The Polish Connection
Mons. Ladislas Nicolau Zaleski was a native of Poland who re-discovered, Blessed Joseph Vaz at the end of the nineteenth century Mons. Zaleski became Blessed Joseph Vaz’ devotee and admirer published accounts of his life held him up as a model of the native clergy he had been sent to train, and proposed that a new Cause for Canonization be started for him It is a remarkable historical coincidence that a Polish Pope, John Paul II, fulfilled his Polish compatriot’s wish and beatified the “Apostle of Kanara and Sri Lanka” in 1995
“Apostles Like Him” By P. Ciampa, S.J. an Italian Jesuit who worked in Sri Lanka for many years Madras, India, 1960 Mgr. L.N. Zaleski has been the third Apostolic Delegate in India from 1892 to 1916. Mgr. Zaleski had a two-point programme: first, the formation of an Indian clergy, and secondly, the formation of missionary-mindedness among this clergy. He found a great inspiration in carrying out this two-point programme. It was the life of a saintly Indian Priest, the Ven. Fr. Joseph Vaz, who inspired Mgr. Zaleski with faith and trust in the Indian Clergy and its potentialities. Mgr. Zaleski knew that, if he could do something to encourage the Indian priests to follow and imitate the examples of sanctity and missionary-mindedness of Ven. Fr. Joseph Vaz, his “most cherished work… entrusted to his special care by Pope Leo XIII” would be successful. For the salvation of India therefore he wanted Indian priests like Ven. Fr. Joseph Vaz.
A Most Effective Proof The life of Ven. Fr. Joseph Vaz, Son of India and Apostle of Ceylon, became in the hands of Mgr. Zaleski a most effective proof to convince the Ecclesiastical circles in Rome and the unsympathetic in India of “what an Indian Priest, well trained and full of apostolic zeal, is capable of.” (Zaleski, L ‘Apotre du Ceylon. P.J. Vaz, Calcutta, 1896, p. II). Mgr. Zaleski published the life of the Ven. Fr. Joseph Vaz first in French (Calcutta. 1896), then in Italian (Mangalore, 1897), and finally in English (London, 1913). Thus all the missionaries working in India could read it in their own mother tongue, without any excuse of misunderstanding Mgr. Zaleski discovered that “in the beginning of this century (19th), people had in Ceylon a great veneration for Fr. Vaz. It was equal to that which surrounded the memory of St. Francis Xavier…” And he concluded, “Fr. Vaz’s life should be known today more than ever, since His Holiness Pope Leo XIII gave a new impetus to the formation of an Indian Clergy in the whole of India. His life, if it were more known, would be a model to all Indian Priests, and it would show what an Indian Priest, well trained and full of apostolic zeal, is capable of…” So he dreamt of the day when Fr. Joseph Vaz would be beatified. He wrote: “ Indeed, we have had Saints in India, but as yet do not have a single India (Confessor) Saint…” Therefore he hoped to hasten that day, because “’the beatification of an Indian Priest would no doubt give a new encouragement towards the creation of an Indian Clergy. Without an Indian Clergy the mission will never be able to develop in this vast country, since the number of the missionaries sent from Europe can hardly meet the needs of the Christians and in many places cannot cope with the situation. Yet we have to bring the Gospel to non‑Christians.” (ibid. pp. II-III). Message of Mgr. Zaleski.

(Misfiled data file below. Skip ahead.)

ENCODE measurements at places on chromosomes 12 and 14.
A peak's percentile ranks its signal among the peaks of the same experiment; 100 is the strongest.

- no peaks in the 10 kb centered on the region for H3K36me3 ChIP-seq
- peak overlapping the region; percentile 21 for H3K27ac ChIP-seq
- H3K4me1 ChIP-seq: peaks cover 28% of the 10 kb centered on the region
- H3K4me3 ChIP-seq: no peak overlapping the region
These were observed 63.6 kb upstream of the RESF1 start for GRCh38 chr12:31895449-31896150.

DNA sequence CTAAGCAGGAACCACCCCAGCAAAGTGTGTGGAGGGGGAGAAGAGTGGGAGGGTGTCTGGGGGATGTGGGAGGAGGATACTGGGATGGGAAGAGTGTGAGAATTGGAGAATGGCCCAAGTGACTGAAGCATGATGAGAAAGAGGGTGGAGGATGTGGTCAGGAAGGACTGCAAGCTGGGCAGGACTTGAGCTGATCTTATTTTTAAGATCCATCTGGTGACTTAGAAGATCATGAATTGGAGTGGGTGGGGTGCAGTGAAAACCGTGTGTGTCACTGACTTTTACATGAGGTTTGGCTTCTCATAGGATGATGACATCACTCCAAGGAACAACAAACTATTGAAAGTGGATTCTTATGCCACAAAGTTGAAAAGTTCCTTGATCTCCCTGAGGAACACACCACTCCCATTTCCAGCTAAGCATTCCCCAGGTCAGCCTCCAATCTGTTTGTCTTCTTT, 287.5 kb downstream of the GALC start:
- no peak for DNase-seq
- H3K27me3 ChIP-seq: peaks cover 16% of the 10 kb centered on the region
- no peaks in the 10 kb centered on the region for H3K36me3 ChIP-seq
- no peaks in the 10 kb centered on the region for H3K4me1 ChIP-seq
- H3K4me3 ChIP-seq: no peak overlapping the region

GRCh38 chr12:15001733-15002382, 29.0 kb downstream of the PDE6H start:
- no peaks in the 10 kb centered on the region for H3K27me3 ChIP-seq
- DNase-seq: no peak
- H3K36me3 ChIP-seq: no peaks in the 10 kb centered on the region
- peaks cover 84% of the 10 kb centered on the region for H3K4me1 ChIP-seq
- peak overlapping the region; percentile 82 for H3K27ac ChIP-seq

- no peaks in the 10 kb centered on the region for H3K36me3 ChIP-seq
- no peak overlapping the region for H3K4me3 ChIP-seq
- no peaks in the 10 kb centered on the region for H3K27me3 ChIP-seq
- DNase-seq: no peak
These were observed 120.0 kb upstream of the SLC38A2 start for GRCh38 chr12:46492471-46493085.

Though Mgr. Zaleski died in Rome, he expressed the wish that his remains come to rest among those for whom he had laboured so valiantly. With the transfer of the Papal Seminary, which he founded, from Kandy to its new location in Pune, the Alumni of the same Seminary, some of whom had known Mgr. Zaleski, have fulfilled his wish. Mgr. Zaleski’s remains now rest in the Seminary at the floor of the altar in the new Chapel of the Seminary. From there his message will be repeated to the future generations of Indian Priests: “Be priests and missionaries like your model and patron, Ven. Fr. Joseph Vaz…. I want you to be like him. India needs priests like him.” (Cfr. Zaleski, Epistolae ad Missionaris, Vol, I, II). The Papal Seminary “will be a monument to Mgr. Zaleski’s zeal in seconding Pope Leo XIII’s efforts for the formation of an efficient Indian Clergy.” (Mgr. L.P. Kierkels, C.P.). And if the Seminaries form priests like Ven. Fr. Joseph Vaz, Mgr. Zaleski’s hopes will be fulfilled. Thus the two great friends, Zaleski and Vaz, will continue their mission in the service of the Clergy in the New India.